Rolling, belly crawling, getting into and out of sitting, creeping on hands & knees, kneel-sitting, pulling up to standing, cruising, bear-walking, walking, running, climbing . . . flying?
Each and every developmental milestone is important. Nature is smart that way–we can trust it! The milestones build the foundation for all the movement we do as adults, as well as our emotional and relational patterning. A baby’s comfort level in movement affects all aspects of her daily life.
- Establish a healthy lower back and hip/knee joints
- Develop balance, coordination, and learning habits
- Interweave with brain development
- Influence self-confidence, a feeling of security, and an ability to adjust to new people, locations, and experiences
- Affect the ability to modulate emotions and communicate effectively
And it’s not only about the movements! The quality of a baby’s movement has an effect on her sense of self and her means to get what she needs out in the world. Did you ever know anyone who is “pushy?” Or admire that person who seems to glide easily through life?
I often hear parents report that their doctors and books say creeping on hands and knees is not an important milestone. However, just because many babies do not creep does not mean it’s not important! (“Back to Sleep,” while important for reducing SIDS, has challenged babies in finding their way to each milestone.) Creeping is a key pattern. It entails a criss-crossing of movement through the body, which supports and teaches the criss-crossing of information between both sides of the brain. Research has shown creeping even to help children and adults at any age!
Let’s consider Baby’s future. Contrary to popular belief, movement challenges in infancy are not simply “grown out of.” Left un-addressed, they remain lurking in the body-mind, and can easily become problems in childhood or adulthood, such as back pain, hip or knee instability, behavioral difficulties, and learning challenges. What happens now will affect what happens later! Yet, it’s never too late. So if you yourself missed creeping . . . then what are you waiting for?!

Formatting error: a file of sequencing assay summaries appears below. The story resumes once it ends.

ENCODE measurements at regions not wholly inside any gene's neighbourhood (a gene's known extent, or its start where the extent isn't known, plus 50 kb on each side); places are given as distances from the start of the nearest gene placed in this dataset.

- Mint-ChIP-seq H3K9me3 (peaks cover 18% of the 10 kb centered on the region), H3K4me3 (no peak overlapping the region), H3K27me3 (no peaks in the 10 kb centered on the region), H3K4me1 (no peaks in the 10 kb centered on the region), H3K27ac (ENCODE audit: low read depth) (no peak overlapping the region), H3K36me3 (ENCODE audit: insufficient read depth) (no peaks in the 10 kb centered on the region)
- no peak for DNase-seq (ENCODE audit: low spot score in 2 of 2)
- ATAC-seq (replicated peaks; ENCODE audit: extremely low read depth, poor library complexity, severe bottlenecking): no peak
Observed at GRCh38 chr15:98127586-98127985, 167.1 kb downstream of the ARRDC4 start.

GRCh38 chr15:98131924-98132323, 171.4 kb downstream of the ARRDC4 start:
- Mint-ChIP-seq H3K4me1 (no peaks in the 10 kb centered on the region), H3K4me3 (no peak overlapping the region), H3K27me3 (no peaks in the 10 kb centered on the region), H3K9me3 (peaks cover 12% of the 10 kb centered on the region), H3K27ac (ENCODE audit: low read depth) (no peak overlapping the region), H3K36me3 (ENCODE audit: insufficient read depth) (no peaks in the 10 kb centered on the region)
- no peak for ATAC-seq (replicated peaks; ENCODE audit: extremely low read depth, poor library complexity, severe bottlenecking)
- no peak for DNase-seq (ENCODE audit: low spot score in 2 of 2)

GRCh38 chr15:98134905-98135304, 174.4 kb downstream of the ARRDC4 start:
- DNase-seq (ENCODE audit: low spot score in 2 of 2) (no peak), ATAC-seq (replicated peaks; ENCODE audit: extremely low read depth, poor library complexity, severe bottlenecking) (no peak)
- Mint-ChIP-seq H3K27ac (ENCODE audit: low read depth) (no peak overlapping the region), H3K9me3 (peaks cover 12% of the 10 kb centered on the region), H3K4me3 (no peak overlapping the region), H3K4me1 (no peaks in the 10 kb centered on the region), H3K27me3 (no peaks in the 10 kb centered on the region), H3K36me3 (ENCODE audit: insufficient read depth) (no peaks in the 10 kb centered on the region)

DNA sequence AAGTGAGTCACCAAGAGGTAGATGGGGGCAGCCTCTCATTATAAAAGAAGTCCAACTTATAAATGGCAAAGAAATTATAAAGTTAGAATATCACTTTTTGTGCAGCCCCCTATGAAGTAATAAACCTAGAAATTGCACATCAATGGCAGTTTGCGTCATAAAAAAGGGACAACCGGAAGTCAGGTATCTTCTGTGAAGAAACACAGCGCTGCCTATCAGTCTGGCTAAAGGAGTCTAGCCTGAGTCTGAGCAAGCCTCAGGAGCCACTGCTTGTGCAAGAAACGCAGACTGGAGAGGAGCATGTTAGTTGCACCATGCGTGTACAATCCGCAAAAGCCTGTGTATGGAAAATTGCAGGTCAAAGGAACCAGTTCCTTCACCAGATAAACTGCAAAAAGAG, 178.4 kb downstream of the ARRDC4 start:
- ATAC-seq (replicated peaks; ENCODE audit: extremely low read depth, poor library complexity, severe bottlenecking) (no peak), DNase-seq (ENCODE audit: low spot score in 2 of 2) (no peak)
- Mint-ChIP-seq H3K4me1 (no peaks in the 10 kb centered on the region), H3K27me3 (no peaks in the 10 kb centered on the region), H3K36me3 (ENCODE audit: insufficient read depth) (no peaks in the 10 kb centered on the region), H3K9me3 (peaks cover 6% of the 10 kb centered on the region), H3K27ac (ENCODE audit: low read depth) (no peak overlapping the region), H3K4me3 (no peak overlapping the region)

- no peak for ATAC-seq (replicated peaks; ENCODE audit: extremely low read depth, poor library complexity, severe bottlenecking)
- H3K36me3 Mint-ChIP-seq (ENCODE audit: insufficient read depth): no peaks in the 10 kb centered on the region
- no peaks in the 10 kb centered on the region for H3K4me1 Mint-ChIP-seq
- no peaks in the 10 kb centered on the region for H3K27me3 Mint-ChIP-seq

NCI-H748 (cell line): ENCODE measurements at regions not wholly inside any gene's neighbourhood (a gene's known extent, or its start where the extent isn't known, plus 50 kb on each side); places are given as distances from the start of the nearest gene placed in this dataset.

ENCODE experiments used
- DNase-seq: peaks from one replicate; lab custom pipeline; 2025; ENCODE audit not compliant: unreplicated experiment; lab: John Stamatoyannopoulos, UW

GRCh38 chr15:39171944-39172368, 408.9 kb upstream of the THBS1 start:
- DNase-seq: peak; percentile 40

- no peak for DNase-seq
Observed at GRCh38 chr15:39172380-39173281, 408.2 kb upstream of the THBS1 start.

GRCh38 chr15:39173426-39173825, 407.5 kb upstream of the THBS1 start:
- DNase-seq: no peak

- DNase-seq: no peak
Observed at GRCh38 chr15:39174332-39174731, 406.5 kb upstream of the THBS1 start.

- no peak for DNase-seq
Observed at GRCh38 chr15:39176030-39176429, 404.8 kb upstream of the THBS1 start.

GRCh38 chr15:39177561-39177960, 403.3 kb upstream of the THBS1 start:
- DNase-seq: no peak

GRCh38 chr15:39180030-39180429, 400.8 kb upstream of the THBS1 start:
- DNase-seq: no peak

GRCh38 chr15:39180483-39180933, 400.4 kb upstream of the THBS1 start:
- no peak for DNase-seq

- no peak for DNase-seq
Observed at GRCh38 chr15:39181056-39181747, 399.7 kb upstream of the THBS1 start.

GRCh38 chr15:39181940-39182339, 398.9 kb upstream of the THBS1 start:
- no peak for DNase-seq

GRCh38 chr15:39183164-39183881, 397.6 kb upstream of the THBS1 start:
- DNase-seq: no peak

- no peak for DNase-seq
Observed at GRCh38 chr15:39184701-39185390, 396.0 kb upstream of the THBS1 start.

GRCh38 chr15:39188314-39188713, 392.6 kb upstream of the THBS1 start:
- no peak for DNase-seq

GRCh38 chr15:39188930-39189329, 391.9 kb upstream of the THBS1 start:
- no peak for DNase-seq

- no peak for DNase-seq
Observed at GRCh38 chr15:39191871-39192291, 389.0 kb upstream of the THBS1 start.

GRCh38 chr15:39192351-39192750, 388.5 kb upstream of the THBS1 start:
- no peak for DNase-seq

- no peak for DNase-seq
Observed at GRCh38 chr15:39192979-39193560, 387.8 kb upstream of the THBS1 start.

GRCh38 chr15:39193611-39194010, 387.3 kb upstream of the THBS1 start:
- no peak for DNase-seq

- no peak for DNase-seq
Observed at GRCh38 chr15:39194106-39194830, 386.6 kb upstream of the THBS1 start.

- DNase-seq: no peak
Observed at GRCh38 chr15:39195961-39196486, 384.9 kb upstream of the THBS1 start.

© Elizabeth Parker 2011, All Rights Reserved
Hi Jill! Yes, indeed! This will often happen at other transitions as well. Evolution, perceptions, motivation, and the way the human nervous system is designed to build up step by step all propel the infant further along to new skills. So the drive to learn the new skill is there. At the same time, the new skill, while motivating, is not as familiar or easy and its neuro-muscular tracks are not yet “ingrained.” So there’s some amount of time spent exploring the new fun–but slower–skill; but when speed of attaining desired outcome is concerned, Baby will go back to the previous well-practiced way of doing things.
Also, one informs the other. Walking calls on the foundation built by crawling, and crawling naturally progresses to walking. A similar thing is useful to us when we’re learning to do something with “the other side.” It’s a dialogue!
Developmental milestones do happen in a “progression”; but they’re really more like overlapping waves. Thanks for your question!
I have noticed with my own kids and others that I have spent a lot of time with that when they first learn to walk, there is a tendency to also crawl a lot. There is a trial period of walking and then a return to crawling and back and forth. What are your thoughts on that transition?
Thanks for bringing that piece in, Gretchen. This also speaks to the perspective I hear a lot of “but Baby knows best.” Baby does know; but sometimes these things happen and he doesn’t make a conscious and informed choice to affect/skip his milestones.
Great information! One thought to consider is that misalignments of the spine from inutero or birth trauma may predispose babies to imbalance and weakness. This then effects them reaching the miles stones effectively.